Only a few decades ago, the number of imported draft beers available in the United States could almost be counted on the fingers of both hands. Today, however, importers both large and small bring a vast multitude of different kegged brands to the country, from countries as near as Mexico to those as far from the U.S. as Japan.
What these brands bring with them, of course, is the cachet of coming from afar, as well as, in many cases, a uniqueness of style and flavor. And although keg prices can appear high, sometimes almost stratospheric, the positioning of these drafts also can result in very high profit margins.
Keith Schlabs of the Flying Saucer group knows this well, as he demonstrates with the example of Chimay Triple, an 8 percent alcohol Trappist ale from Belgium.
Kegs of Chimay cost the Flying Saucers roughly $225 for a mere 5.3 gallons, explains Schlabs, but such is the allure of the brand that he is able to sell branded 8.5 ounce, chalice-like glasses of the beer for $8 apiece, resulting in a profit of $5.19 per glass or 61 cents per ounce.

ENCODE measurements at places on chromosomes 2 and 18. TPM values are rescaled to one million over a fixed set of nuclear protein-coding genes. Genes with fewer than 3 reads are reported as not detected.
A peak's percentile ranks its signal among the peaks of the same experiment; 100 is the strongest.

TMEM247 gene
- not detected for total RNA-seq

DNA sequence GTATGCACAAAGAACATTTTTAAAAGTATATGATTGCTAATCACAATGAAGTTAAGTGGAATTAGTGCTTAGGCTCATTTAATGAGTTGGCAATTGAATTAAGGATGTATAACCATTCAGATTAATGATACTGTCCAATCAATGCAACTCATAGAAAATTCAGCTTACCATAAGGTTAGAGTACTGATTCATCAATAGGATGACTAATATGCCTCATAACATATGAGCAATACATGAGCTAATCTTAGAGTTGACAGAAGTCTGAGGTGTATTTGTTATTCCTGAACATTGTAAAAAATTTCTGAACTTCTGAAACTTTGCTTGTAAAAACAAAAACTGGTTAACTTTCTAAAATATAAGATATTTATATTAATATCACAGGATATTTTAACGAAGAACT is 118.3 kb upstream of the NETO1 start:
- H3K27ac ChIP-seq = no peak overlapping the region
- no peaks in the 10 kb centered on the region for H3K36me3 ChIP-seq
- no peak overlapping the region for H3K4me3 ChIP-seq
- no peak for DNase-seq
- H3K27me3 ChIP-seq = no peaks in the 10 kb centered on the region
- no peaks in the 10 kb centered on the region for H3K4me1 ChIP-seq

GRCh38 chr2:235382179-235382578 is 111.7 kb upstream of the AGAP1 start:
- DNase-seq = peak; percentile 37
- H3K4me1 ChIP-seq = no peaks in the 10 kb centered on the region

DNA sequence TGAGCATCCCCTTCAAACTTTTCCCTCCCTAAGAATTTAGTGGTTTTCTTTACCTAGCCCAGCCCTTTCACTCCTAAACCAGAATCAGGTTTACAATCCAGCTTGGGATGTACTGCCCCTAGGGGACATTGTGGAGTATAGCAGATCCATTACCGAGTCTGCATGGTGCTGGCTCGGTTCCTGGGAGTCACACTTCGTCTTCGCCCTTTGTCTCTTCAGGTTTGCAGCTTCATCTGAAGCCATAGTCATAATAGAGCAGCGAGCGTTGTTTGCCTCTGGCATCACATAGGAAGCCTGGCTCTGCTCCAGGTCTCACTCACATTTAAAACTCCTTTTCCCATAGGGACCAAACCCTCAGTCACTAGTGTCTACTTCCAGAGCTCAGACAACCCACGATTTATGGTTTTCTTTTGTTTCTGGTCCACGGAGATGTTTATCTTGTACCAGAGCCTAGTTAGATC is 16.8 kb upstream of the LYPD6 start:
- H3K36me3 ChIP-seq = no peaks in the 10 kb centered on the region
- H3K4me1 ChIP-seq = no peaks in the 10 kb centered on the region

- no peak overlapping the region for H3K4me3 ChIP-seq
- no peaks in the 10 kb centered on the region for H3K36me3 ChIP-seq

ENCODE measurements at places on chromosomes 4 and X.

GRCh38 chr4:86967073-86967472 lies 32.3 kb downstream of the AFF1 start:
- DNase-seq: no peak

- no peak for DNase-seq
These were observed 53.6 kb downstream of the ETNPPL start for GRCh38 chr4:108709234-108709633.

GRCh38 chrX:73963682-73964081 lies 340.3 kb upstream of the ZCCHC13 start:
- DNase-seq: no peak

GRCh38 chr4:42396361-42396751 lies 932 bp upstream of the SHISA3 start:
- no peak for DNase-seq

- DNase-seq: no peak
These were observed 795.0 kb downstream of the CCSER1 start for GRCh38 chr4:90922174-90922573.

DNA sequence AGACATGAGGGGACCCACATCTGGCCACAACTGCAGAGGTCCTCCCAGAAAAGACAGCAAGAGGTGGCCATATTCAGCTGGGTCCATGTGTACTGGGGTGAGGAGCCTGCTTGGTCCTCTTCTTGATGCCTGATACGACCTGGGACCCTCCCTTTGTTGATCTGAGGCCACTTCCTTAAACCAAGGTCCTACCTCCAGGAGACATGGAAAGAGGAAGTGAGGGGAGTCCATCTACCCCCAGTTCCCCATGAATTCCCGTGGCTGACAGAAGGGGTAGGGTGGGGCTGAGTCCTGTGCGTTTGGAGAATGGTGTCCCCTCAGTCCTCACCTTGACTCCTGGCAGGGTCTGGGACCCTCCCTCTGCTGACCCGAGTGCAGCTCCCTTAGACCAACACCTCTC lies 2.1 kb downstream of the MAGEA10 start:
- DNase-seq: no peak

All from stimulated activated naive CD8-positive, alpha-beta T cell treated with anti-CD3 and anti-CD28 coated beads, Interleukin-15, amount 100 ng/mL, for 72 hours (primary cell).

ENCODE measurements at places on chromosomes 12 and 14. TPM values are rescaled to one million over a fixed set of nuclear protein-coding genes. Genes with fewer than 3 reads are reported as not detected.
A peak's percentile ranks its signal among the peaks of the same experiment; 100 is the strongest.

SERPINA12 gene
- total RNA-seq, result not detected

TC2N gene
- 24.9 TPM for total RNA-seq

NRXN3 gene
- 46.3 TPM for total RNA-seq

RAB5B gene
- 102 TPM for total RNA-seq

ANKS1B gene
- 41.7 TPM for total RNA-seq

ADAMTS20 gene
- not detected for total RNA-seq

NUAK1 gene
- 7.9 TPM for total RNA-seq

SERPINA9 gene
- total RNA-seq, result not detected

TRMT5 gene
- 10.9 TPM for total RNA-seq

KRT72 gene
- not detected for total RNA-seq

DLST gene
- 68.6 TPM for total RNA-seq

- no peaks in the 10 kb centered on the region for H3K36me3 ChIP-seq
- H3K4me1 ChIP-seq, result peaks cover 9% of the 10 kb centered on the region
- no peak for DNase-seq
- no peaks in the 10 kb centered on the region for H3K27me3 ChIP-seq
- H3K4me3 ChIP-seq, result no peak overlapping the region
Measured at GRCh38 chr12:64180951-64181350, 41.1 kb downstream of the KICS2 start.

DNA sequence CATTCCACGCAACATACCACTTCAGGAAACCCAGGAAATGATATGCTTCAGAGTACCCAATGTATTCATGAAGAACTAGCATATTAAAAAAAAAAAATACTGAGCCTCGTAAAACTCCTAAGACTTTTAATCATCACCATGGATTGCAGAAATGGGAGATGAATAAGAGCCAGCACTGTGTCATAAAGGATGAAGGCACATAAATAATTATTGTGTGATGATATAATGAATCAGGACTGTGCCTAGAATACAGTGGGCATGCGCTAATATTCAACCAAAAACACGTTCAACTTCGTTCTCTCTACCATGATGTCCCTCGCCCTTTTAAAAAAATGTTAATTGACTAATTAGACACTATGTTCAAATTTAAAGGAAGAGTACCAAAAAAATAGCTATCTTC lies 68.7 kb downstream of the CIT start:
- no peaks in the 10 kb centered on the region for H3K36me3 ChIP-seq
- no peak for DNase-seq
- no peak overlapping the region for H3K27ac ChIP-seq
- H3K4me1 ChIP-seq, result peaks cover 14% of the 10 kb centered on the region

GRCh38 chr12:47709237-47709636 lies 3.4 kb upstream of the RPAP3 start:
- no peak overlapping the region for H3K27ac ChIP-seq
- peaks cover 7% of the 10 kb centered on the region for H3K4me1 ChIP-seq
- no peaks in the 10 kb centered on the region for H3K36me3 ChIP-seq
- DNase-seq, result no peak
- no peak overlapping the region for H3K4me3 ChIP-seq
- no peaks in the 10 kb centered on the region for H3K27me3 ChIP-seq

Compare this with the profit potential of a well-known and well-regarded craft ale such as Sierra Nevada Pale Ale, which Schlabs gets at the reasonable price of approximately $125 for a 15.5 gallon keg. Sold at $4.50 per pint, the Sierra Pale thus generates a profit of $3.50 per serving or 21.8 cents per ounce, just over one-third of that yielded by the Chimay.
Now it is true that customers are unlikely to drink as much of the potent Chimay as they are of the 5.6 percent ABV Sierra Nevada, but at close to three times the profitability and slightly over one-half the serving size, it also can be argued that they don’t need to.